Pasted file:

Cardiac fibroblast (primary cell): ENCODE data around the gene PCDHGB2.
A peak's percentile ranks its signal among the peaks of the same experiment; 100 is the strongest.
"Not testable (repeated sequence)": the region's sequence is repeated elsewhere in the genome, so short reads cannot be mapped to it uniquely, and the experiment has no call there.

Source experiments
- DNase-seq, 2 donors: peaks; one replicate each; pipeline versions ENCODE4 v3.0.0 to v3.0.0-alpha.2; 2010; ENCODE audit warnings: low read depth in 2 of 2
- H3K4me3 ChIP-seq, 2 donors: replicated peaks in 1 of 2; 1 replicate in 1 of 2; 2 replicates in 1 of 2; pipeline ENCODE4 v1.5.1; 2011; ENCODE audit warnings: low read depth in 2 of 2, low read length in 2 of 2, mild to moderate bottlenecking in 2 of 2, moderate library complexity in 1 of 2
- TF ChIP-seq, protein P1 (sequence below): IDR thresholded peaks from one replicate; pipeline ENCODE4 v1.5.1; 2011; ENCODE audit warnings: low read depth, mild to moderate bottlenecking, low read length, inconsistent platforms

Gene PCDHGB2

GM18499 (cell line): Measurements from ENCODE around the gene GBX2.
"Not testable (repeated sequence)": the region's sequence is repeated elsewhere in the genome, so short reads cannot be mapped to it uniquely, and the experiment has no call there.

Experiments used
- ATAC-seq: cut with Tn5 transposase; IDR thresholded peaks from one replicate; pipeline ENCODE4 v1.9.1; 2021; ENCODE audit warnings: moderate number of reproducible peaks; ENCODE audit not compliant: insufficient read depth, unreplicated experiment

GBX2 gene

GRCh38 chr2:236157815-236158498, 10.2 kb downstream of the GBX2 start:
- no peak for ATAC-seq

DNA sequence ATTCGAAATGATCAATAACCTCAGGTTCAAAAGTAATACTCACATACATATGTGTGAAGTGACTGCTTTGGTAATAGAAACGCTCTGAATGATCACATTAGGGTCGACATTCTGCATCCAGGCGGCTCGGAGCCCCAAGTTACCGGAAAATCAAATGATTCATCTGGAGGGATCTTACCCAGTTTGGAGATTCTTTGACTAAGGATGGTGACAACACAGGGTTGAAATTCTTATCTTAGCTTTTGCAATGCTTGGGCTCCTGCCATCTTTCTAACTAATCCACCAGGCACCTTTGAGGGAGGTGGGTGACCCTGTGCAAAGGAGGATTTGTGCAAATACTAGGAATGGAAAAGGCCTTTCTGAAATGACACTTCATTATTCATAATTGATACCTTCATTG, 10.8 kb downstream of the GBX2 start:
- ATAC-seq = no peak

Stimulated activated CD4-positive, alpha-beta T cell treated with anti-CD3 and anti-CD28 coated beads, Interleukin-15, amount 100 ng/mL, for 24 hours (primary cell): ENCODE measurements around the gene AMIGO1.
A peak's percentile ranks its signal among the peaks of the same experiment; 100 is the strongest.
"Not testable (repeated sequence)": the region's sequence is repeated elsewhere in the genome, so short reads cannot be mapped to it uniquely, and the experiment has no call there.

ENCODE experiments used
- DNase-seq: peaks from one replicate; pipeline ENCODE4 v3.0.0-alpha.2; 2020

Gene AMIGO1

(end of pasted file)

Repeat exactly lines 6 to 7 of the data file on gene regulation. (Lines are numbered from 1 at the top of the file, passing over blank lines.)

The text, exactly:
- H3K4me3 ChIP-seq, 2 donors: replicated peaks in 1 of 2; 1 replicate in 1 of 2; 2 replicates in 1 of 2; pipeline ENCODE4 v1.5.1; 2011; ENCODE audit warnings: low read depth in 2 of 2, low read length in 2 of 2, mild to moderate bottlenecking in 2 of 2, moderate library complexity in 1 of 2
- TF ChIP-seq, protein P1 (sequence below): IDR thresholded peaks from one replicate; pipeline ENCODE4 v1.5.1; 2011; ENCODE audit warnings: low read depth, mild to moderate bottlenecking, low read length, inconsistent platforms